Mockingjay – Suzanne Collins – book review
Katniss has been lifted out of the Quarter Quell and dropped into a country in the midst of rebellion. She is reunited with her loved ones from District 12, but, in the case of Gale, that only complicates her already complicated life. She has doubts about the rebellion, and is unsure who to trust.
I hear that when Hollywood get their hands on this book, they will turn it into two movies. I can see several places about 40-45% of the way in to this book where they can end the third movie in the series, cliff hangers involving Peeta. I think that third movie will be the least exciting of the four. There’s some good storyline in there, and I personally like a post-apocalyptic world in turmoil, but there’s not as much action in that section as the second section.
There’s more character development in this one. Something terrible has happened to poor Peeta, and he’s probably the nicest person in the books, so it feels all the worse. I like that Prim has started to grow up and we see more of her personality, and their mother’s. I am told that this is the skill of a good writer – create good characters and they will tell your story for you.
I loved the first two books, but I think this one is where Collins makes her point best. She spells it out for us in chapter 16, just in case we weren’t fully versed in Latin. The country is named for the phrase Panem et Circenses – “bread and circuses” in English, which is a metaphor for people’s desire for superficial entertainment. In political circles, the phrase is used to suggest that by distracting the people with shallow crap on the TV, people wallow in their ignorance and lose interest in their civic duty. Well, I’m not sure if that’s what Collins meant but that’s how I see it. It makes me very sad to realise that this is how it was in ancient Rome 2000 years ago, this is how it is now, and this is how it probably still will be in 2000 years time, if humans manage to stay in the planet that long.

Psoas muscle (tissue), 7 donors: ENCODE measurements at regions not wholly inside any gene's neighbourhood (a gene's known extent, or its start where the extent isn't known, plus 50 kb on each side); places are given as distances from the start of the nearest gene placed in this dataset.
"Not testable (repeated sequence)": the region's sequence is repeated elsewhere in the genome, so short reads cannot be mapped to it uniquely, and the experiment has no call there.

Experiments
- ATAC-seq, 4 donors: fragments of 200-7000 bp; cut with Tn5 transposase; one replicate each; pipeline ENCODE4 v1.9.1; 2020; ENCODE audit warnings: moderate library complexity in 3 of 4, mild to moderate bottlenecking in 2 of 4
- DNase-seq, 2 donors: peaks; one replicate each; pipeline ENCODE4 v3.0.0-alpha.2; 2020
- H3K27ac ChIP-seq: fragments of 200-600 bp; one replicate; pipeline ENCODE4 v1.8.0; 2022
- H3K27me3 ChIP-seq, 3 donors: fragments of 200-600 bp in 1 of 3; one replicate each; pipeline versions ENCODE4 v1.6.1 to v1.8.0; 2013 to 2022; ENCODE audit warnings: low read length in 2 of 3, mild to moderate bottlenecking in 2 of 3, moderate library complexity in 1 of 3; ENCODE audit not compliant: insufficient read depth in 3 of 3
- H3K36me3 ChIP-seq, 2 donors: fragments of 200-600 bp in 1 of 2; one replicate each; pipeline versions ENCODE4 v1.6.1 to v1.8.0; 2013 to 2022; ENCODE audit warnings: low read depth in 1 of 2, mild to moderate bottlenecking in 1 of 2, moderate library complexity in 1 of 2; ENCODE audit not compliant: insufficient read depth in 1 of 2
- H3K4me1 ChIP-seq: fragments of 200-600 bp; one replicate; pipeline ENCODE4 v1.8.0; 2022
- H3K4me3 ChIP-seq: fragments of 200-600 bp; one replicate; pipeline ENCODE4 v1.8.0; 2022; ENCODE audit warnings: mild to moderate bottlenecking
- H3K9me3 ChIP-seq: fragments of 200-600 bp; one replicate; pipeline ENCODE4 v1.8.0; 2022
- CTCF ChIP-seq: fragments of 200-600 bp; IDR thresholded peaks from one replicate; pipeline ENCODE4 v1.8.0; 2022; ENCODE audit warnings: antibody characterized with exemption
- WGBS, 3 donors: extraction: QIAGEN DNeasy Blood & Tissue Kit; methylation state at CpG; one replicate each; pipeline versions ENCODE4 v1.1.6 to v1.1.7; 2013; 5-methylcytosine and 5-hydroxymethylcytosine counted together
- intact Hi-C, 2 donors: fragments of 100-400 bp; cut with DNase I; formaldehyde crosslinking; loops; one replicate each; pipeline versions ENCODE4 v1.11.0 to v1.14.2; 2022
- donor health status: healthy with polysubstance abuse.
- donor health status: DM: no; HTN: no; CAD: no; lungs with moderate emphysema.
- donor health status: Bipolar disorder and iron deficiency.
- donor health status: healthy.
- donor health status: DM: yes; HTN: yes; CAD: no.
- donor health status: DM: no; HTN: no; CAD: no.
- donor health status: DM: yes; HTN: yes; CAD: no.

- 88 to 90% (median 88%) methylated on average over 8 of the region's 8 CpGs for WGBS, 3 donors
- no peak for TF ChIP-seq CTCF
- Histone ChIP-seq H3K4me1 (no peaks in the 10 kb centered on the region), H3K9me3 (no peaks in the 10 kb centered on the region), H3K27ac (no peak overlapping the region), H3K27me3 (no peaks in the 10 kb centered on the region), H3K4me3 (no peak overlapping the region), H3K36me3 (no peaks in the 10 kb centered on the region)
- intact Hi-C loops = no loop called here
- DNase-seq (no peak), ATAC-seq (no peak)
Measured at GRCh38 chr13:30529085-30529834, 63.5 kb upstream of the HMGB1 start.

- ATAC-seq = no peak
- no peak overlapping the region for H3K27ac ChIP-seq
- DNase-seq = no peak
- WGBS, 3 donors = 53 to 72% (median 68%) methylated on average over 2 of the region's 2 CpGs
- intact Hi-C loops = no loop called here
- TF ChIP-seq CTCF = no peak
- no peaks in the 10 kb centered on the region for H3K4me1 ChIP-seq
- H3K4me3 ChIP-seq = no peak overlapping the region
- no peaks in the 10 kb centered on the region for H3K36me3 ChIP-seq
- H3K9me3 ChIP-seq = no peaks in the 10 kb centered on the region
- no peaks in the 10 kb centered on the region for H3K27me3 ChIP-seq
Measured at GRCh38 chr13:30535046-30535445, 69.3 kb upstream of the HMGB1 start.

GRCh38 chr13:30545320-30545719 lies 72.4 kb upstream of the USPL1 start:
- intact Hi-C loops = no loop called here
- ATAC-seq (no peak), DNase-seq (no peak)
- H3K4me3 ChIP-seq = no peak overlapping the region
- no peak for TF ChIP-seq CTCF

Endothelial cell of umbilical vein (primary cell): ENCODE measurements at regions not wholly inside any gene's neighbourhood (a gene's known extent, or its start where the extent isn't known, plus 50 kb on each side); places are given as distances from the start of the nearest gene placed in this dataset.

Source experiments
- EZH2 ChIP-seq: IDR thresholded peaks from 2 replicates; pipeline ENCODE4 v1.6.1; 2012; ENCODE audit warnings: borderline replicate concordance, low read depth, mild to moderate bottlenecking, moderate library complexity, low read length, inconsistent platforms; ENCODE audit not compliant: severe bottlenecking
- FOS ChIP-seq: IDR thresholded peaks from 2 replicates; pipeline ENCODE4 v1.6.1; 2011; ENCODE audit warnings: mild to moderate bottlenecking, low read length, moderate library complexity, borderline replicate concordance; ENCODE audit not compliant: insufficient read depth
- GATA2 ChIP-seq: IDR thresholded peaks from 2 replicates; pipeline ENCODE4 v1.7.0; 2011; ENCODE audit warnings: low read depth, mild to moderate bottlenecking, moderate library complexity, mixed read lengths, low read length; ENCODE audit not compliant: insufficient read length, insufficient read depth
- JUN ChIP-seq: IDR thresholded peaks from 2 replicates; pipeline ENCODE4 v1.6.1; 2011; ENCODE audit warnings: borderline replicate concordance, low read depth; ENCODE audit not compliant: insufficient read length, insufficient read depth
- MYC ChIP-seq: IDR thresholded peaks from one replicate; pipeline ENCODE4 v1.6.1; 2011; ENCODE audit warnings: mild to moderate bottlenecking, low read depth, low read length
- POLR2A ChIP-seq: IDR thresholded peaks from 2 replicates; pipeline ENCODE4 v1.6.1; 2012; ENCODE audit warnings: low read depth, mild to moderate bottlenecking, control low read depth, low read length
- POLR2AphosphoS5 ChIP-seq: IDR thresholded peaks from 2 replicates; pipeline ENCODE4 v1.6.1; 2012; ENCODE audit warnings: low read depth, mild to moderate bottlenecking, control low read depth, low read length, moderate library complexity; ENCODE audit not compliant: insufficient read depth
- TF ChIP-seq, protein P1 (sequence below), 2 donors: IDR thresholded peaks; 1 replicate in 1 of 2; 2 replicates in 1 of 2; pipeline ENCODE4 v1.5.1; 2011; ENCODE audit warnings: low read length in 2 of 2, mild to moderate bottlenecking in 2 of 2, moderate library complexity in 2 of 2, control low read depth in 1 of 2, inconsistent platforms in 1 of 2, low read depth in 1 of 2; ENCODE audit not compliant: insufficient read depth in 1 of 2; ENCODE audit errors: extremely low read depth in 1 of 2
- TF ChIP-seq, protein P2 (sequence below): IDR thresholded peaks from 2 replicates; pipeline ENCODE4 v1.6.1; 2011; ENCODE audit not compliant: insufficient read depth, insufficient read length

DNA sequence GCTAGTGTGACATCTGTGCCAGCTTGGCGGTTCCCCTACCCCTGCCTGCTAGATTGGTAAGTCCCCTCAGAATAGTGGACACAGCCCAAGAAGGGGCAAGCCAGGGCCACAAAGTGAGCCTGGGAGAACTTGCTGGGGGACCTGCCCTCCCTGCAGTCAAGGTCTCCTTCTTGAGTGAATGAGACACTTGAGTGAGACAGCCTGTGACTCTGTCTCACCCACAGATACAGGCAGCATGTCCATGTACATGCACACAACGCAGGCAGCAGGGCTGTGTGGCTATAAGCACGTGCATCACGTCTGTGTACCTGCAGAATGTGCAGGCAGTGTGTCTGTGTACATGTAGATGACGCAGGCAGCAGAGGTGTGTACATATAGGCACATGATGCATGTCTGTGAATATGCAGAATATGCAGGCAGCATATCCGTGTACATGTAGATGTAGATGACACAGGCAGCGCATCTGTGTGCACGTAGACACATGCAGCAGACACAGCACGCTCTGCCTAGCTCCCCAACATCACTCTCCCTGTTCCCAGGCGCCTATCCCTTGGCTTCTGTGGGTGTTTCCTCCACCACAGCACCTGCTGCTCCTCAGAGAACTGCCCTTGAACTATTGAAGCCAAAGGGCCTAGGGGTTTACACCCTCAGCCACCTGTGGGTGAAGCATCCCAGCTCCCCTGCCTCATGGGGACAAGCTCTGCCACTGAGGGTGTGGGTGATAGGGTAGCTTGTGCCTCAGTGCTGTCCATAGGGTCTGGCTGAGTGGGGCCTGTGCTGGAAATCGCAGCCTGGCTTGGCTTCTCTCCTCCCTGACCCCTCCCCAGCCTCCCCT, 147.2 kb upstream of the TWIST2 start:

The main reasons why I have loved these books so much are;
Fast moving present-tense narrative,
Katniss and her kick-ass-ness (also other well-developed characters),
Political commentary on current events by writing a story set in the future.
The second half of the book is another roller-coaster ride, and of course, because it’s the end a few people get killed off. Towards the end the idea of continuing with the Hunger Games as a way to punish the children for their forefather’s sins is an excellent thought-provoking point, and I think Collins could have made more of that.
We can all rest easy in the certainty than this is pure sci-fi and will never happen to us, or our offspring, but Plutarch, the Gamesmaker, wisely points out that “we’re fickle, stupid beings with poor memories and a great gift for self-destruction”, so who knows?